Two weeks ago I found out a good friend of mine has pancreatic cancer is only expected to live another month at most (he’s only 42). My wife found out today that one of her childhood friends drowned Sunday while river rafting. Both of these situations are tragic. There are young children in both families. One person’s life is over. Nothing else can be done. One person has a few precious weeks to “finish” his life story.

One of my favorite songs for the past couple years has been a country song titled “Live Like You Were Dying” by Tim McGraw. Iove that idea because in reality, we are all dying, or at least move closer to it each second.

   

My friend is fortunate in one way, he has some time and can say good bye and try to accomplish some things he wants

    \"tombstone.jpg\"to before he goes.

    When I heard the news, I wanted to visit him, but I struggled with whether I should call on him. On one hand I really wanted  him to know that I cared about him and his family, and to thank him for the positive influence he has been on my life. On the other, I felt guilty taking some of the precious time he has left. In the end it was a potential life changing  experience for me, and for him…he said this was exactly how he wanted to spent his final days…in the company of those he loves, his friends and family.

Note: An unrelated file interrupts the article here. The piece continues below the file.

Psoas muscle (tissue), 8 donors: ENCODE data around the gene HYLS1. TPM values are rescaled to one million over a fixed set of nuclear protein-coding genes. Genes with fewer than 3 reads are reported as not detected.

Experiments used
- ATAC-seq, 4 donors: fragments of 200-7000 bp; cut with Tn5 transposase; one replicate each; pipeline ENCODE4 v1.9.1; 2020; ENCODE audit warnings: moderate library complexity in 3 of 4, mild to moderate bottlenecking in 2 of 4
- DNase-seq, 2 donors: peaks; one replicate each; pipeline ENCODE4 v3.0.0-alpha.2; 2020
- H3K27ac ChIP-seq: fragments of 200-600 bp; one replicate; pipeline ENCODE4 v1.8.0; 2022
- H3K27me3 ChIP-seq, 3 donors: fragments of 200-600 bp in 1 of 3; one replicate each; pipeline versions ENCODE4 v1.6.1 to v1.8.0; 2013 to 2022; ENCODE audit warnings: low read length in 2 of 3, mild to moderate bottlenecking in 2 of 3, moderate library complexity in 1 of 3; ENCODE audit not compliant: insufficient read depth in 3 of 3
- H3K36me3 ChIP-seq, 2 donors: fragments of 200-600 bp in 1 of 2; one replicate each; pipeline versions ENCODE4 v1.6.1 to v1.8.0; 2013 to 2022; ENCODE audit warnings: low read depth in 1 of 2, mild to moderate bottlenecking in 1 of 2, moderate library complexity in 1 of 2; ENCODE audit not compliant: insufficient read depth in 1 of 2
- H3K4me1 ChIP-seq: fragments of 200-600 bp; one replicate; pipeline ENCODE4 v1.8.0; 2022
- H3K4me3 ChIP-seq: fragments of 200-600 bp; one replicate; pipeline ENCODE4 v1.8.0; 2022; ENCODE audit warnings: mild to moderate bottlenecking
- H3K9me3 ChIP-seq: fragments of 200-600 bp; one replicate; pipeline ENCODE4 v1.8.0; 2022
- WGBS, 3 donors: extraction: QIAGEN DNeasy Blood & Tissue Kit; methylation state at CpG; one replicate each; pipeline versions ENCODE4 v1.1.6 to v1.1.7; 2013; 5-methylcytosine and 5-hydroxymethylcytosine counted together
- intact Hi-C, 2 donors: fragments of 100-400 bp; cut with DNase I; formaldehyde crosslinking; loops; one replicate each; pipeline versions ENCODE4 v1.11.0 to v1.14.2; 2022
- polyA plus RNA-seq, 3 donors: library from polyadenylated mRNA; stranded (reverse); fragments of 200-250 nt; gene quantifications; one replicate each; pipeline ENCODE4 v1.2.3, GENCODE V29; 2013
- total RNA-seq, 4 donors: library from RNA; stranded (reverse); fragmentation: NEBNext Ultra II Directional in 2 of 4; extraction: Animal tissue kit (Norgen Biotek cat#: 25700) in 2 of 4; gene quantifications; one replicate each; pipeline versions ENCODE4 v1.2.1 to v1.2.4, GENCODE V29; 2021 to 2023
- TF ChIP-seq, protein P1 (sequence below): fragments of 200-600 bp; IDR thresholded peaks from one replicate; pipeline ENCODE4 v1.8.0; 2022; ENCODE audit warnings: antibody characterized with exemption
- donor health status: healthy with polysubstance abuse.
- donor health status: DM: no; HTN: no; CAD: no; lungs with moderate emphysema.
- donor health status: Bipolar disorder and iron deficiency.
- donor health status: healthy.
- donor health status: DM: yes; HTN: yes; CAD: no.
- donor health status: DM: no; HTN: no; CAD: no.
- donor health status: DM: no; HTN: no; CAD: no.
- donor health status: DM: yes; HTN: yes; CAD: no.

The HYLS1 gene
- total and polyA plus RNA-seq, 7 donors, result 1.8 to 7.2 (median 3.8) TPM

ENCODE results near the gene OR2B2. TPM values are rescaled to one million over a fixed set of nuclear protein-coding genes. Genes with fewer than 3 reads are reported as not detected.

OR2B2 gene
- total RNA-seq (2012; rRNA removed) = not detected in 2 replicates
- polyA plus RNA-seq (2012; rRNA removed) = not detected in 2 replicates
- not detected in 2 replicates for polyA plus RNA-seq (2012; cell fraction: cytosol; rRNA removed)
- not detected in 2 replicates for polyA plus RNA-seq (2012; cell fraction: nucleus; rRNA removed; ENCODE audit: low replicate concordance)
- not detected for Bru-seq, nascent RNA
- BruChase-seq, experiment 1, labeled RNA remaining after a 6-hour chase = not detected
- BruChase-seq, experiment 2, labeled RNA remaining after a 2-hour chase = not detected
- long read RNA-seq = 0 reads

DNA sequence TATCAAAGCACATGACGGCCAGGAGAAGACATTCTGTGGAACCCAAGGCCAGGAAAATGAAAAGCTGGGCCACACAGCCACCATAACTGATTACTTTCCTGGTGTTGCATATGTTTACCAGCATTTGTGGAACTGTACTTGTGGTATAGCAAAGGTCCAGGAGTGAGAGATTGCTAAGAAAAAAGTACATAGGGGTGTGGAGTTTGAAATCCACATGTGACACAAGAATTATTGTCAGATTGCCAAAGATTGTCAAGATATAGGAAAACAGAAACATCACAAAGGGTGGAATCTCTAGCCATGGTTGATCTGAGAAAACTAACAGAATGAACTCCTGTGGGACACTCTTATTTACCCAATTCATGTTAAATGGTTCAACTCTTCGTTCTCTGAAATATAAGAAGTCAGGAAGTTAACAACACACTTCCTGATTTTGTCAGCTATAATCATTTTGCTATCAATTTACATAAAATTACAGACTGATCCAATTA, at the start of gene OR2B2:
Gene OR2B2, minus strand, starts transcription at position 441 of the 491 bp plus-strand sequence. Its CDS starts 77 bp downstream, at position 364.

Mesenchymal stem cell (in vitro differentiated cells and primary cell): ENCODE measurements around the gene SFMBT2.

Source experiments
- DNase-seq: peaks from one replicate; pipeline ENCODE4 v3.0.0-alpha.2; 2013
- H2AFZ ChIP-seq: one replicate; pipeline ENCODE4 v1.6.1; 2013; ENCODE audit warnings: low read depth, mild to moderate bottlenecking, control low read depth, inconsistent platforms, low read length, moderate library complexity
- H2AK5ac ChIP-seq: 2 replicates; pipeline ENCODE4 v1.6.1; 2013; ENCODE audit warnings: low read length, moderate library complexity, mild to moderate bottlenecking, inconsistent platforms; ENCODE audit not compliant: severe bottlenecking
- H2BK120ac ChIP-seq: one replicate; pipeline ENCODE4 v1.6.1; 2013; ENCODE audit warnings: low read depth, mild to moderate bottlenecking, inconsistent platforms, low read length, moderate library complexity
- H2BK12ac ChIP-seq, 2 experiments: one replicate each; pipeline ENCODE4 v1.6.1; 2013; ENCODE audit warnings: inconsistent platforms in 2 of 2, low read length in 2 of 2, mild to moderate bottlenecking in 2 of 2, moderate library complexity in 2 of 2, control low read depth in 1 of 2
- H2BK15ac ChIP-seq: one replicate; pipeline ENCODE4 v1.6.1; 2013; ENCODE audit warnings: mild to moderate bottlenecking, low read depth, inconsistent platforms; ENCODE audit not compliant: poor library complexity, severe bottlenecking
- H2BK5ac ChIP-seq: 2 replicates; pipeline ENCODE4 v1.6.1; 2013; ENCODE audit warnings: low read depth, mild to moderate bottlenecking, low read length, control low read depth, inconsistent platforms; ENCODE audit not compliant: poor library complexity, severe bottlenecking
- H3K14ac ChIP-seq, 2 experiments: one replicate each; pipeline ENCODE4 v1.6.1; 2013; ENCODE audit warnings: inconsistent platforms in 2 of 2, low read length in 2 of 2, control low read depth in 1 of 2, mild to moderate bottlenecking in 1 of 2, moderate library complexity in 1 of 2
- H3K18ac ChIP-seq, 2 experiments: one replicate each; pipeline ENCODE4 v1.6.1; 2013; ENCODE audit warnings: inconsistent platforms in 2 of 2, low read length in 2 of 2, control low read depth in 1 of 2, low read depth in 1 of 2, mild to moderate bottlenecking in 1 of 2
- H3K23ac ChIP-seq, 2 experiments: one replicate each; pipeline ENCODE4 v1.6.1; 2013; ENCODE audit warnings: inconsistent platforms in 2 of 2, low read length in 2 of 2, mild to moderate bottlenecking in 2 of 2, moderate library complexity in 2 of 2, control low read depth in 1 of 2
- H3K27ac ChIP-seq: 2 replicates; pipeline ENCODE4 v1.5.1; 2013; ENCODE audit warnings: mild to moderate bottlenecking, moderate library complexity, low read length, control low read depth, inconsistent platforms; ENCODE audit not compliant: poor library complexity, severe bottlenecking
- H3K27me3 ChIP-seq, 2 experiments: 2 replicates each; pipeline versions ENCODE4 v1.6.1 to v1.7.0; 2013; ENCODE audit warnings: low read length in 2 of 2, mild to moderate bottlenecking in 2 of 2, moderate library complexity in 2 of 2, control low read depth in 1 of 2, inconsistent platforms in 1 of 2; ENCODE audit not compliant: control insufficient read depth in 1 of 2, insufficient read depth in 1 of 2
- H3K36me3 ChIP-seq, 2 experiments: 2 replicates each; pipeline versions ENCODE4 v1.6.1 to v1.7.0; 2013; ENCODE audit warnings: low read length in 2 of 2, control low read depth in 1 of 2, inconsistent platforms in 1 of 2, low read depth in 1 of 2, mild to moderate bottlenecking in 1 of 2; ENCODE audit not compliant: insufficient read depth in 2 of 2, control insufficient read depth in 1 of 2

Here’s what I learned from him.

 

Handle death with grace and optimism, through the faith that there is more to come after this life…there is a plan. He is doing this amazingly well.

 

Work now to create a legacy that will last long after death. You never know when life will end and for those who know time is short, trying to make up for lost time or unfulfilled dreams can make the time left hectic.

 

Parent like you are dying (without the overindulgence that is likely to occur. This one goes along with the legacy building I mentioned above. In my opinion, there is no greater legacy than a strong second generation (and hopefully third and fourth) a good, honest, service oriented posterity.

 

Leave this existence with no enemies and lots of loved ones.

 

Leave with dreams fulfilled. And these dreams have nothing to do with money.

 

I appreciate the good his short visit has done for me and others. It has realigned my direction with my values. Hopefully his early passing might in some small way be a benefit to you too. He would want that.

 

Live Like You Were Dying!